The black market will continue to thrive in Maryland until more changes are made.

Maryland has had a bumpy road when it comes to medical cannabis. Maryland's first medical cannabis law only allowed an affirmative defense when caught with up to an ounce of medical cannabis.

That is quite different than most other states, where you are protected from any action by law enforcement if you are within your limits. With Maryland's old law, cops could still arrest you. It wasn't until you went to court (and paid out the nose) that the affirmative defense was useful.

That version of Maryland's program then went to an unworkable version in which teaching hospitals were in charge of the program, none of which wanted to sign up.

A somewhat workable program arrives in 2014

In 2014 Maryland passed a medical cannabis measure that improved the program quite a bit. It wasn't as good as other states out West, but it was certainly better than what was on the books prior.

Patients are now able to posses up to a '30 day supply' of cannabis, as determined by the Maryland Medical Cannabis Commission according to the Marijuana Policy Project.

The new system affords for dispensaries and commercial cultivators. However, the program still does not allow for home cultivation.

Where do patients get their medicine?

The current version of the Maryland medical cannabis program has been around since 2014, but there is still no locations in Maryland to legally purchase medical cannabis.

If patients can't grow their own medicine, the only legal way to obtain it is from a dispensary, which don't exist in Maryland yet.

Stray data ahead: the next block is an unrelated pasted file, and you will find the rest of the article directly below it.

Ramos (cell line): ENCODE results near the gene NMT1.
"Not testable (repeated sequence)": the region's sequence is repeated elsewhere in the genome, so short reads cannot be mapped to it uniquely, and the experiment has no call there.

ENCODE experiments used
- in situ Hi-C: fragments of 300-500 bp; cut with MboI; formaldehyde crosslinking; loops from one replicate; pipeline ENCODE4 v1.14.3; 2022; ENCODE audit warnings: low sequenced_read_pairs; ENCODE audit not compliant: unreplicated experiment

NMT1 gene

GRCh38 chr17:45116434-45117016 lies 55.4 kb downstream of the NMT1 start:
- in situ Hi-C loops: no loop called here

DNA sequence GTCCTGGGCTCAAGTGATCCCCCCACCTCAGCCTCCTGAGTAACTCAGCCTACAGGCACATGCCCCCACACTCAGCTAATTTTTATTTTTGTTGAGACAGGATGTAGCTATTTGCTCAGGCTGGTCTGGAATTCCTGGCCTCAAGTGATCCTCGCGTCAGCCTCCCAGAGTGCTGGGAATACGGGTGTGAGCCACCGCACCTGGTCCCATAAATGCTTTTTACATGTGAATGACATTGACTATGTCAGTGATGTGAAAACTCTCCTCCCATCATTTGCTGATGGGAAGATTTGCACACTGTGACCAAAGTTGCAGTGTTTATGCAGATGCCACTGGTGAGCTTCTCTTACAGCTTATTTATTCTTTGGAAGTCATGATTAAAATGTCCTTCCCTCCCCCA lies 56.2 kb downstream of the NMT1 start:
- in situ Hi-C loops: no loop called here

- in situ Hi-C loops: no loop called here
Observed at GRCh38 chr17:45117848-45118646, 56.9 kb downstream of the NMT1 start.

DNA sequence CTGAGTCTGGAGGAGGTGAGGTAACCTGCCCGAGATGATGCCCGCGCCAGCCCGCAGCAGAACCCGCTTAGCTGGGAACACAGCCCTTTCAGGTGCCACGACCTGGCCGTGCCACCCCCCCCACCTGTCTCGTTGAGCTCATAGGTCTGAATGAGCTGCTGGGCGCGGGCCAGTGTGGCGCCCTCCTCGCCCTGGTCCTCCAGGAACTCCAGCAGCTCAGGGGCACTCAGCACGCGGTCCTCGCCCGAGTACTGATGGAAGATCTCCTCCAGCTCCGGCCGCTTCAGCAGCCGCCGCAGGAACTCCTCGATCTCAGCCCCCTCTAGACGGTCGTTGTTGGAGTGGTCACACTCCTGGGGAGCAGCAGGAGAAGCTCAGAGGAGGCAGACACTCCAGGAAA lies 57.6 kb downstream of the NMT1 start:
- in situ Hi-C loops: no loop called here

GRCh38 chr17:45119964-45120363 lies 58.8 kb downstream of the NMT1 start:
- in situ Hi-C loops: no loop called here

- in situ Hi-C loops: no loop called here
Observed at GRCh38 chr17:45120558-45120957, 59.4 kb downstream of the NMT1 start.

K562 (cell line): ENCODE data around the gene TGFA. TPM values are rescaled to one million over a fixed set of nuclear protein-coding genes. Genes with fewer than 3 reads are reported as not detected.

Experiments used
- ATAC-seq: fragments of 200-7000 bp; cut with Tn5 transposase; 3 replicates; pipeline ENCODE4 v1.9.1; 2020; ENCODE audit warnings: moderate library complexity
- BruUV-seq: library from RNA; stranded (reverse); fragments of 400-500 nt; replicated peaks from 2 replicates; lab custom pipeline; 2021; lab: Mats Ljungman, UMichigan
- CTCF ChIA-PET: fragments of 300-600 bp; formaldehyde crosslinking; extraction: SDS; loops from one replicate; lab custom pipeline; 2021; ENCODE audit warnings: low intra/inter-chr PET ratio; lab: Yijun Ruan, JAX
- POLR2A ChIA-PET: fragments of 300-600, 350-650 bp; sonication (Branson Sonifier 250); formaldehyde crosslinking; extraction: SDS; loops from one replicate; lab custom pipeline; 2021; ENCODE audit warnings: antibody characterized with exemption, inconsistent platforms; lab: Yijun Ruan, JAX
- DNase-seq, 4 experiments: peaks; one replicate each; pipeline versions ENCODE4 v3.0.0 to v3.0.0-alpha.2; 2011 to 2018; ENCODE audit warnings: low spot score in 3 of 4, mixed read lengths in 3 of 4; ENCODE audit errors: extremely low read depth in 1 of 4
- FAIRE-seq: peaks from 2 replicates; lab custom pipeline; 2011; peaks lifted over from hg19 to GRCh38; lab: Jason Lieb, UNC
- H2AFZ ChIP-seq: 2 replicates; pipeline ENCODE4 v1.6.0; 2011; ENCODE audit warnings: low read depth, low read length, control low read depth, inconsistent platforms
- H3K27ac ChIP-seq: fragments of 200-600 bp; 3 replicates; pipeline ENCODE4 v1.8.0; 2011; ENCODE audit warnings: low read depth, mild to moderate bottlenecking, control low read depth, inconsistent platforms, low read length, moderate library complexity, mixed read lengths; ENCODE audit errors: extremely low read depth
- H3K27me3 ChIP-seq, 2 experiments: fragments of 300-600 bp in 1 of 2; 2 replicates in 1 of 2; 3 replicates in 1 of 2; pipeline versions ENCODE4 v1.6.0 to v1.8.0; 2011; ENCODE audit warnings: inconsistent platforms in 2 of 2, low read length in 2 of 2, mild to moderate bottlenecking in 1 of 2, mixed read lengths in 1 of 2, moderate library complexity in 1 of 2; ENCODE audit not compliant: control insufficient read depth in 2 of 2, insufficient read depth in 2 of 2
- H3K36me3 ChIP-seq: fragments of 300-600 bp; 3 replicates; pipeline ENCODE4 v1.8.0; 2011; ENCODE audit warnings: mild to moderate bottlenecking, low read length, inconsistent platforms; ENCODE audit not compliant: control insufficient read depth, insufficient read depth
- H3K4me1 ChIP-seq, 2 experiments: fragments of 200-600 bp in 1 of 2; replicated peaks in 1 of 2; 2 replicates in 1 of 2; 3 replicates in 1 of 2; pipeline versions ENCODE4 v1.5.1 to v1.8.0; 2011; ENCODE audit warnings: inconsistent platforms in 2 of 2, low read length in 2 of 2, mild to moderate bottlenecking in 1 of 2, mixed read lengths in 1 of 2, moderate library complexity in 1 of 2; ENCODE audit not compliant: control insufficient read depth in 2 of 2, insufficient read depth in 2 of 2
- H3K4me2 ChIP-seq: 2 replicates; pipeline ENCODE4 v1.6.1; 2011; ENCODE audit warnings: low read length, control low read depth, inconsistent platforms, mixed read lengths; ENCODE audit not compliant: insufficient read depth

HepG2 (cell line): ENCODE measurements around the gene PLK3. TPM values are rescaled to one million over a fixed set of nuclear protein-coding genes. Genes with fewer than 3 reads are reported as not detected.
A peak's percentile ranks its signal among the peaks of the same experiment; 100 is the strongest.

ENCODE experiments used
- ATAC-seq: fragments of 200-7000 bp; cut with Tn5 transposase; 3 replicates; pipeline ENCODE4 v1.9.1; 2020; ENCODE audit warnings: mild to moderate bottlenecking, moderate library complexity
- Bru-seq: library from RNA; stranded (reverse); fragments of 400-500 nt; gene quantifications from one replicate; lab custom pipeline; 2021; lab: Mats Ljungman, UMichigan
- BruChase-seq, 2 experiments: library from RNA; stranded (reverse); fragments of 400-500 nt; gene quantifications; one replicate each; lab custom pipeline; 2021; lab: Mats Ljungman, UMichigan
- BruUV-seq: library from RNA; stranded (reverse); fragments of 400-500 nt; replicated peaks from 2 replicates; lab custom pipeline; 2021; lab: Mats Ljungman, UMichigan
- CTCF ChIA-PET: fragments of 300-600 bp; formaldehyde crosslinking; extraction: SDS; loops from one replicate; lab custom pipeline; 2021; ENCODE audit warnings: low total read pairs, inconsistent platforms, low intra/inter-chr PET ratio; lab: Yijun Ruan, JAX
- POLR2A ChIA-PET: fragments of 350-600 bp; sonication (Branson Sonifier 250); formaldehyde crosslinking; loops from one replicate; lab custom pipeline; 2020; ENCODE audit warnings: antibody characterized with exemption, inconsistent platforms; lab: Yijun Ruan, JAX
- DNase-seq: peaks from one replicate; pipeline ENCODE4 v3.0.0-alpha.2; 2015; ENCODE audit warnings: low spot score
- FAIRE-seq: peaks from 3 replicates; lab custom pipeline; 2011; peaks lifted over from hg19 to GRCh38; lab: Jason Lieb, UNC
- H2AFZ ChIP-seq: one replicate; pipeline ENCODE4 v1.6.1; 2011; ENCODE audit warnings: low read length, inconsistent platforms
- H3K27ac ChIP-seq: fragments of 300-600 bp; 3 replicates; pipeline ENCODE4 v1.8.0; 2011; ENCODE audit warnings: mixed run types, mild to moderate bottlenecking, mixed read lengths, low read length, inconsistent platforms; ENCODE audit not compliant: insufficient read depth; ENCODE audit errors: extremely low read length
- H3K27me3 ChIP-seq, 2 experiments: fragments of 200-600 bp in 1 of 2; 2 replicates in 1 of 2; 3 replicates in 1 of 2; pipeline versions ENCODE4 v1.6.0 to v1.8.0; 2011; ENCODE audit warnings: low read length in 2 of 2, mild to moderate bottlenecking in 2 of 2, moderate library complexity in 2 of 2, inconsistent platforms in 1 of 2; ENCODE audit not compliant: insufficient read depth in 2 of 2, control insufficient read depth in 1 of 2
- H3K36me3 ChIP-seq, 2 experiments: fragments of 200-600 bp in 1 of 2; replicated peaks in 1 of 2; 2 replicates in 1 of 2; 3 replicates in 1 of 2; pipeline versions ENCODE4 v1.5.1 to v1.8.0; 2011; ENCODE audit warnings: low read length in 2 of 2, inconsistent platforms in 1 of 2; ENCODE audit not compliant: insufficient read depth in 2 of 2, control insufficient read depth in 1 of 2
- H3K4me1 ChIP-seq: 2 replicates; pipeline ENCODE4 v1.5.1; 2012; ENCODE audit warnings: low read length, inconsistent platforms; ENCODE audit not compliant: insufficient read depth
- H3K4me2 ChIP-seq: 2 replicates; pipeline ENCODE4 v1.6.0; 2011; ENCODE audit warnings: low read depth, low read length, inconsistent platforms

However, there appears to be movement on this front, as the Maryland Medical Cannabis Commission has granted preliminary approval to 15 growers and 15 processors.

The black market will continue to thrive in Maryland until more changes are made

That is good news for patients who don't have any other way to obtain medicine. This is, of course, once dispensaries are open for patients to frequent them, which is still a bit down the road.

But even when dispensaries open, and patients are able to make legal purchases, the program still won't be as good as it can be. Until patients can grow their own medicine, Maryland's program will always be flawed.

This also means the black market will always thrive in Maryland as long as patients can't grow their own. Some patients will no doubt be unable to afford shopping at a dispensary, and will instead go to the streets for cheaper, untested, unregulated cannabis.

How many dispensaries should be allowed in Maryland?

How many dispensaries should be allowed in Maryland?

no limit